|Isotope||Atomic mass (Da)||Isotopic abundance (amount fraction)|
The atomic weight of lead is quite variable in nature because the three heaviest isotopes are the stable end-products of the radioactive decay of uranium (238U to 206Pb and 235U to 207Pb) and thorium (232Th to 208Pb). In fact, the variability of Ar(Pb) had been incontrovertibly shown before the discovery of isotopes and the isotopic composition of common lead must now be regarded as a variable mixture of primeval and radiogenic components.
Recognizing this, in 1961, the Commission recommended an atomic weight of 207.19 that was based on the chemical measurements, and stated that "...it quite well represented the lead most likely to be encountered in normal laboratory work". However, the Commission's policy now aims for the implied range of the standard atomic weights to cover all normal sources of an element. In the 1969 report, the Commission considered natural variations in the atomic weight of lead ranging from 207.184 to 207.293 and recommended the value of Ar(Pb) = 207.2(1). These circumstances justify the annotation "r". In addition, the annotation "g" warns of the existence of abnormal sources outside the implied range.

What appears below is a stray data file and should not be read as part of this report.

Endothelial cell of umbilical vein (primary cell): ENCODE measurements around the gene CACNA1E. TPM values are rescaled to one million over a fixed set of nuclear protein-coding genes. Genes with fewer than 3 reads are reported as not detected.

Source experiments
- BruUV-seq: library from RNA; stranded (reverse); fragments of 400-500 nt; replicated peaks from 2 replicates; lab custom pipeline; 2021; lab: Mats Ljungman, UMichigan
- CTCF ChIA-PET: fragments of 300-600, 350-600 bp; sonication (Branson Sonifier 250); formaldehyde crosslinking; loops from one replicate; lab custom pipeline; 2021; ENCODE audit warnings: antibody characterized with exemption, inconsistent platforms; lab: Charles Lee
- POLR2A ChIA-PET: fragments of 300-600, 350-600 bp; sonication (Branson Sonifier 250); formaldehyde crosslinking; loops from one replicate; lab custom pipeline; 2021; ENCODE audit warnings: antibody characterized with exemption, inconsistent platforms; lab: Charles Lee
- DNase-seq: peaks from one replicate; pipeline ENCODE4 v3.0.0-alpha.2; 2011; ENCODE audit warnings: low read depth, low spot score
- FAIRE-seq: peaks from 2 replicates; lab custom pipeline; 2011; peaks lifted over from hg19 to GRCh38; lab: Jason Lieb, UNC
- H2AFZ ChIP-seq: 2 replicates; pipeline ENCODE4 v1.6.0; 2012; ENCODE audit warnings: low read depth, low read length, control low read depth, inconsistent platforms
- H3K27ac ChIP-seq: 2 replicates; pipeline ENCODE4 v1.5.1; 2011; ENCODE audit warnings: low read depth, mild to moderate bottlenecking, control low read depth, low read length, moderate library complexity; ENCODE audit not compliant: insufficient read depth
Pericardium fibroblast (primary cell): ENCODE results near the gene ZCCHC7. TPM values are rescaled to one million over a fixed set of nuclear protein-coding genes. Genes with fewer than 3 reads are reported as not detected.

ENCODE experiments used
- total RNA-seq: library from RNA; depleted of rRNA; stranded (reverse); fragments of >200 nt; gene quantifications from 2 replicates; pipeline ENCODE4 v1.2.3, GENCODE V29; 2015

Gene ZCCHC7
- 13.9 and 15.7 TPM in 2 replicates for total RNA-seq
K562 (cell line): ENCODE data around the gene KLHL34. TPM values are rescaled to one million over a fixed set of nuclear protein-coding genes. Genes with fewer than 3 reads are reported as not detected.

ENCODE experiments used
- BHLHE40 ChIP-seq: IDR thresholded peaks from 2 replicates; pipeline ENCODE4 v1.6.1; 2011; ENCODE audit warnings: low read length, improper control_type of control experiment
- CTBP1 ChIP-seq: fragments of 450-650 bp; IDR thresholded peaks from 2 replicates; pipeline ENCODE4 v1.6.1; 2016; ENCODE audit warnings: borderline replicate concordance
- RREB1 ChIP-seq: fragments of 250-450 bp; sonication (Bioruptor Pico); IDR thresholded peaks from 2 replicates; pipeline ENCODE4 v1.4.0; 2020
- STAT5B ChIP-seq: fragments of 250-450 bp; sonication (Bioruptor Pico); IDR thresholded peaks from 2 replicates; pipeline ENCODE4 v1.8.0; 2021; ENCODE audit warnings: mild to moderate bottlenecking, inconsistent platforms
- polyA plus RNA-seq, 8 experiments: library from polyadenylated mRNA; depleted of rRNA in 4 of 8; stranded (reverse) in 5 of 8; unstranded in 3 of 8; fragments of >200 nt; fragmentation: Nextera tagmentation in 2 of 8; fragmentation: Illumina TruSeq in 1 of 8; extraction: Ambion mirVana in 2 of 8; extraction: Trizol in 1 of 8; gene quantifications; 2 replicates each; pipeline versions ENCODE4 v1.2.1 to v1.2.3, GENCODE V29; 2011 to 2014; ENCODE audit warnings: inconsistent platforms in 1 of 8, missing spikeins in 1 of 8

The decay of uranium and thorium to lead permits geological age determinations to be made of minerals containing the heavy radioactive elements. Extensive use of lead over the history of mankind has led to widespread pollution, and the isotope-abundance variations reflected in the atomic weights enable historical and modern sources to be identified.
© IUPAC 2003